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How to Approach Creating a Website for Your Business (even if you don’t know where to start)

I’ve had a few interesting conversations lately with amazing, smart, vibrant women who feel completely overwhelmed with creating a website that looks good and supports their business. They DIY’d their site and now feel stuck.

When they do get motivated and login to work on their site, it’s a haphazard attack with no plan which creates more overwhelm. They might decide to tackle one change and spend hours on Google or YouTube trying to figure it out, but that often leads to more overwhelm.

So, they logoff, frustrated, feeling like their website is keeping them stuck playing small.

After this series of conversations, it dawned on me why these women have gotten so stymied by their websites.

They’re approaching their entire website project backwards.

creating a website for your business

The Wrong Way to Create a Website

You can’t create your business website by starting at the end, which is what often happens. If you start with the tech when you begin creating a website for your business, you’re starting in the wrong spot.

Here’s a look at the “backwards” approach. You decide to take your biz online. You think of yourself as somewhat tech-savvy, and hey, you’ve seen all the ads that say “BUILD YOUR SITE IN TWO MINUTES!”
So you figured, how hard can it be? You jumped in, bought a domain name, installed WordPress, and purchased and installed your shiny new theme.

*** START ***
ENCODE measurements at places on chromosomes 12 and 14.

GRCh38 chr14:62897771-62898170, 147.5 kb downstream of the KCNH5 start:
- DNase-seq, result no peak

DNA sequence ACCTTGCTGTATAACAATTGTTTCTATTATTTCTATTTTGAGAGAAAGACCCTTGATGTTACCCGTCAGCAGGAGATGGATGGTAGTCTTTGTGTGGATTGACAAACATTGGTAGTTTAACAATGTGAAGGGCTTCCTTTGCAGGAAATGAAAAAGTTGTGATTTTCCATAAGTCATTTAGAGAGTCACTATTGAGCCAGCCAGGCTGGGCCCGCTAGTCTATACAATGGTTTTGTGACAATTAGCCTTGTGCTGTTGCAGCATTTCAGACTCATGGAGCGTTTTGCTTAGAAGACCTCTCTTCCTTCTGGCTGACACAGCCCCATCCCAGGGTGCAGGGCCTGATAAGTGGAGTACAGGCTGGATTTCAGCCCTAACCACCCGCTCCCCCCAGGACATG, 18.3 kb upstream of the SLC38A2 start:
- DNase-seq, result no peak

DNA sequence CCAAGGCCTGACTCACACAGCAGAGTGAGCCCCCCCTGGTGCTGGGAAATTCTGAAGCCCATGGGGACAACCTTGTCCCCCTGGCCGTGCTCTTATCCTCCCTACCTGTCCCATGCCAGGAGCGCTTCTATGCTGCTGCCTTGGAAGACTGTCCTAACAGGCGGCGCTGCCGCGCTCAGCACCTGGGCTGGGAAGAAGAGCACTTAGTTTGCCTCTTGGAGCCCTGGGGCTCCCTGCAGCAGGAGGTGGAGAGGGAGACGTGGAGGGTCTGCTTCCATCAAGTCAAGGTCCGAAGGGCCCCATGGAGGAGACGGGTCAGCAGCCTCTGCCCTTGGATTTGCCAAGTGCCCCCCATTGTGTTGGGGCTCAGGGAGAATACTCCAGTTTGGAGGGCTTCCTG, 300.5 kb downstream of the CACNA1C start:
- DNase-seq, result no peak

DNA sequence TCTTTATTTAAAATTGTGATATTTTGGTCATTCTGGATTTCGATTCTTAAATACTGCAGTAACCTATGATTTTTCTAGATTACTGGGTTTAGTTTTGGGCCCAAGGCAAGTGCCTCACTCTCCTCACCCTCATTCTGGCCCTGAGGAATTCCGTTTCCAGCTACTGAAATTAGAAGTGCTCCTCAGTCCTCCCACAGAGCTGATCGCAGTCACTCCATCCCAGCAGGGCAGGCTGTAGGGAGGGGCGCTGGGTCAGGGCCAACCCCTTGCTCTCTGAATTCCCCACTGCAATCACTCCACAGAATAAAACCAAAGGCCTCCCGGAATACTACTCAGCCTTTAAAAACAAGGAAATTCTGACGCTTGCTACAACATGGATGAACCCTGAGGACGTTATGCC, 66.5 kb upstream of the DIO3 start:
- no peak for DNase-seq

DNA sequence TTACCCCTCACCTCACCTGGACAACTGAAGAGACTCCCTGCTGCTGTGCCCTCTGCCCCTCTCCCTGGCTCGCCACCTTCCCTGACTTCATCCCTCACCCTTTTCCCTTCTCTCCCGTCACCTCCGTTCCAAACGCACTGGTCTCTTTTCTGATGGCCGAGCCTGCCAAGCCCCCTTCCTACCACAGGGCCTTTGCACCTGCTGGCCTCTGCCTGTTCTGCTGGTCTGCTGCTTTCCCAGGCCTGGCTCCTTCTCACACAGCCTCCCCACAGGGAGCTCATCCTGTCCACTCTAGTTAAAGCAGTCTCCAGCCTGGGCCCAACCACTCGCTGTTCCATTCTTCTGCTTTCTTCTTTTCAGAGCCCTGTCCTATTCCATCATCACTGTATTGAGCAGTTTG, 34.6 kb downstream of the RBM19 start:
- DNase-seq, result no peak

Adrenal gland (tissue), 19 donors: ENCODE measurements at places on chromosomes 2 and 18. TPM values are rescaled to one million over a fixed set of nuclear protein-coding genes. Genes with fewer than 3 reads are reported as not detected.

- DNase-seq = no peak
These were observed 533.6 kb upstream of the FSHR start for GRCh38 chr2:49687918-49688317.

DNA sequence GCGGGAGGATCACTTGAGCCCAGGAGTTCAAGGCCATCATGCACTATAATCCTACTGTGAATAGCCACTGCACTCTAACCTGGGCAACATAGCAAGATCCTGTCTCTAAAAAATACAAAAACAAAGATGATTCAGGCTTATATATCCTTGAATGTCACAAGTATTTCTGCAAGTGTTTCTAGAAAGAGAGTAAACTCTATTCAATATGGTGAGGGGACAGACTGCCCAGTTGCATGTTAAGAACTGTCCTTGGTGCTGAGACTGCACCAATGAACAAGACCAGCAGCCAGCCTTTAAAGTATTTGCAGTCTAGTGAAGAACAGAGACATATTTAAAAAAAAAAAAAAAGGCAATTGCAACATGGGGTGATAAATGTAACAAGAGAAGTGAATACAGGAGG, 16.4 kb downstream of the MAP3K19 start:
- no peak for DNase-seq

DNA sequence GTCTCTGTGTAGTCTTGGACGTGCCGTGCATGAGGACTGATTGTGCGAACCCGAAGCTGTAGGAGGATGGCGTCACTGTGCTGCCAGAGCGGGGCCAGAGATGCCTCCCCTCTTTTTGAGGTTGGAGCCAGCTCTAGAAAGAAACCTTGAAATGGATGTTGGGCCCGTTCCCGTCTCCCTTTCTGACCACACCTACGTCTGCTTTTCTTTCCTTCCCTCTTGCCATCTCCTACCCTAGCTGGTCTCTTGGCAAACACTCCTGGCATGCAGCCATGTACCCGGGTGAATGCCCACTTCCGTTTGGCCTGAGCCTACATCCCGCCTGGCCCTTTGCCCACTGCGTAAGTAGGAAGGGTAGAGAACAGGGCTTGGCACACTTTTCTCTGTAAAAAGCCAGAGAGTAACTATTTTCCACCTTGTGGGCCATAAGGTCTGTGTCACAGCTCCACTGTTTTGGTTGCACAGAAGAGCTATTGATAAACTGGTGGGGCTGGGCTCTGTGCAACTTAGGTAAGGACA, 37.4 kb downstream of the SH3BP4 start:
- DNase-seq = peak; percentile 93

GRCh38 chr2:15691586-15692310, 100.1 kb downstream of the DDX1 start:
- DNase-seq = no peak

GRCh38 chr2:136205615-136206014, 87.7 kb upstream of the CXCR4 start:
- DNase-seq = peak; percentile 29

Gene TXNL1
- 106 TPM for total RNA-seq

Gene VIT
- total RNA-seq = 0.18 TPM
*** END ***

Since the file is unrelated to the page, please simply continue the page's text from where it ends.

Then, you started to put it all together. You chose your brand colors or even just your favorite colors and added those.

You knew you needed a blog, so you figured out how to add that. And you know you’ve got to build a list, so you spent a few hours figuring out how the hell to get that form on your page. It looks kinda crappy with a weird font, and isn’t really centered, but what the hell, it’s there.

What about social media? Yeah, better put links to Facebook all over the place and send as many visitors away from your site as you can (yeah – that’s another blog post).

Then, you sat back and looked at your site that you’ve spent a TON of time on. It probably has a few strengths, maybe great copy or solid images, but other than that, it’s not right.

It’s not even close to that vision you had in your head, but you have no idea how to get it looking like that. At all.

What happened?!? You started off with such high hopes and a “can do” attitude.

The problem isn’t you. The problem is how you approached the project, by starting at the END of the design process with the site build. You started creating a website for your business by adding pages and images without building the site’s foundation.

It’s like decorating a house before the walls are built.

In reality, the actual site build happens after weeks of foundational work.

All of this begs the obvious question, “So, where do I start”?

You start the same way any construction project begins, with the blueprint, or plan.

#1 – Define Your Business & Your Site Goals